Singapore’s growth will be 2.5 per cent this year: MAS survey

Economists have predicted that Singapore’s growth will be 2.5 per cent this year. This is according to private-sector economists polled in a quarterly survey by the Monetary Authority of Singapore (MAS) which was released today. The economy’s growth for the year 2018 is also projected to be 2.5 per cent.

Economists anticipate that there will be better showing from manufacturing, finance and insurance sectors while there will be downslide in construction, accommodation and food services sectors.

Singapore's growth
Singapore's growth is projected to be 2.5 this year. Photo courtesy: gov.sg

There is high hope from the manufacturing sector, with economists surveyed predicting growth of 6.6 per cent for the sector, up from their 5 per cent growth prediction in June's survey.

Similarly, finance and insurance industry is expected to post the second-highest growth of 2.9 per cent, an increase from the 1.9 per cent growth predicted previously.

However, there is bad news from the construction sector as the growth forecast was severely cut as economists now predict the sector will contract by 4.2 per cent, a sharp drop from the 0.2 per cent growth predicted in the previous survey. Similarly, the accommodation and food services sector is predicted to contract by 1.5 per cent, a drop from the 1 per cent growth predicted in June.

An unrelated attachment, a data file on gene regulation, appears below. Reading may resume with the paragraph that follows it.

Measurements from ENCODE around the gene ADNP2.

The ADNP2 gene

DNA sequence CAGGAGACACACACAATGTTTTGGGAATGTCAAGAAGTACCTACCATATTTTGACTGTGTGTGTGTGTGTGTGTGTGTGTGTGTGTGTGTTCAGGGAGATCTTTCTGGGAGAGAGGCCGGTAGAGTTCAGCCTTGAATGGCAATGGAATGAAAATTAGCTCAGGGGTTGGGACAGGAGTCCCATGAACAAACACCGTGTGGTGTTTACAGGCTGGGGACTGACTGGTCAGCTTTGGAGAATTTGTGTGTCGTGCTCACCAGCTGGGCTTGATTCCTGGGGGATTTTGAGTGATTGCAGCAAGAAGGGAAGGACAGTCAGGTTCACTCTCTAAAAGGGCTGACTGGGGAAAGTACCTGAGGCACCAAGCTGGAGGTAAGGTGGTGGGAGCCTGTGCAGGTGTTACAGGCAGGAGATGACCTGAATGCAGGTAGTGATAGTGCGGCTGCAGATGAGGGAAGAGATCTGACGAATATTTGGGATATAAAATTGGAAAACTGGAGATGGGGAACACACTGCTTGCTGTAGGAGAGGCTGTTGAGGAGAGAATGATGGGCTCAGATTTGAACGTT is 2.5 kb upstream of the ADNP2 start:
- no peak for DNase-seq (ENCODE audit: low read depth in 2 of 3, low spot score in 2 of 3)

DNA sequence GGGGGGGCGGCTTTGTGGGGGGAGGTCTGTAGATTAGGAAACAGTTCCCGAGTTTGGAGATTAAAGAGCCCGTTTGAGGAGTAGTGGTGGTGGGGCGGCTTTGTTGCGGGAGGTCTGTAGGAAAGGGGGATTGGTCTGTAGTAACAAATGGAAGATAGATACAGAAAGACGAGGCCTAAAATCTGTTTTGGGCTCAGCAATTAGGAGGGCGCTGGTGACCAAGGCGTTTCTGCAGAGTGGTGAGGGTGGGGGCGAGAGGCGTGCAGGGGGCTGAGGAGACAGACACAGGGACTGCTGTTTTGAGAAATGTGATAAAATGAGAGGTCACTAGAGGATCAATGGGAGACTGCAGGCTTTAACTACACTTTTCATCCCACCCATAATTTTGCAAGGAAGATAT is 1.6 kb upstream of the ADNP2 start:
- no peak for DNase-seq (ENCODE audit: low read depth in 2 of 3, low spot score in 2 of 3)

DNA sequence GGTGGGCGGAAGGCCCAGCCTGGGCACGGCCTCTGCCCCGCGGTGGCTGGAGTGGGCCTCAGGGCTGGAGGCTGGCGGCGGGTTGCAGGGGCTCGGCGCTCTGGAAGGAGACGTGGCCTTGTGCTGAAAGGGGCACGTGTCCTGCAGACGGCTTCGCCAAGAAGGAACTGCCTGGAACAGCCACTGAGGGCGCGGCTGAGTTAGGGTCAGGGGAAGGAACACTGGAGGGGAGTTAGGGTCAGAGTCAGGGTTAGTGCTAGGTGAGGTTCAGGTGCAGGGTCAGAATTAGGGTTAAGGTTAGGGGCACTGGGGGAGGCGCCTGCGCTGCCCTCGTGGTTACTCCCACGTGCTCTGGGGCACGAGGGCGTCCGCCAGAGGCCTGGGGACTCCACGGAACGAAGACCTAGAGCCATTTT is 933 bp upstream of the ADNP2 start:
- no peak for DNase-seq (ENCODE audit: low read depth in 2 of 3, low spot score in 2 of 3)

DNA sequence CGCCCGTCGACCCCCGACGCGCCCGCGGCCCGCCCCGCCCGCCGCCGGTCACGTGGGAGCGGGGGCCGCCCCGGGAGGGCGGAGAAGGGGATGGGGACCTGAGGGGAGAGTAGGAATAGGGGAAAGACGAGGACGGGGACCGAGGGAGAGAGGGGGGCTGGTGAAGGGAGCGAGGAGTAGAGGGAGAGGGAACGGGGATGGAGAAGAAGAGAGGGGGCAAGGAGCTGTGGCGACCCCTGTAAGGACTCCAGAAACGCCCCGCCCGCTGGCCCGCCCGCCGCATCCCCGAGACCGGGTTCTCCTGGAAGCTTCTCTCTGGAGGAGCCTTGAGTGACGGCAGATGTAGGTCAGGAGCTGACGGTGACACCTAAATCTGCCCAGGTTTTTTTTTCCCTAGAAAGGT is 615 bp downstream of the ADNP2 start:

Meanwhile, economists also believe that geopolitical uncertainty such as the North Korean stand-off and the global trade protectionism are downside risks. The possible slowdown in Chinese economic activity is also an area of concern. 

The economists also expect non-oil domestic exports to grow by 7.4 per cent this year, compared to 5.6 per cent previously. Private consumption is now projected to inch up by 0.6 per cent, down from the 1.1 per cent forecasted in June.

Author
Ashraf Jamal
Ashraf Jamal – Senior Writer

Ashraf Jamal brings a rare depth to writing equipped with a degree in journalism, a postgraduate degree in political science, and a degree in law from the Allahabad University. His experience includes editing and publishing the Northern India Patrika and writing for Times of India for almost a decade covering just about any topic under the sun including NRIs and Indian diaspora.

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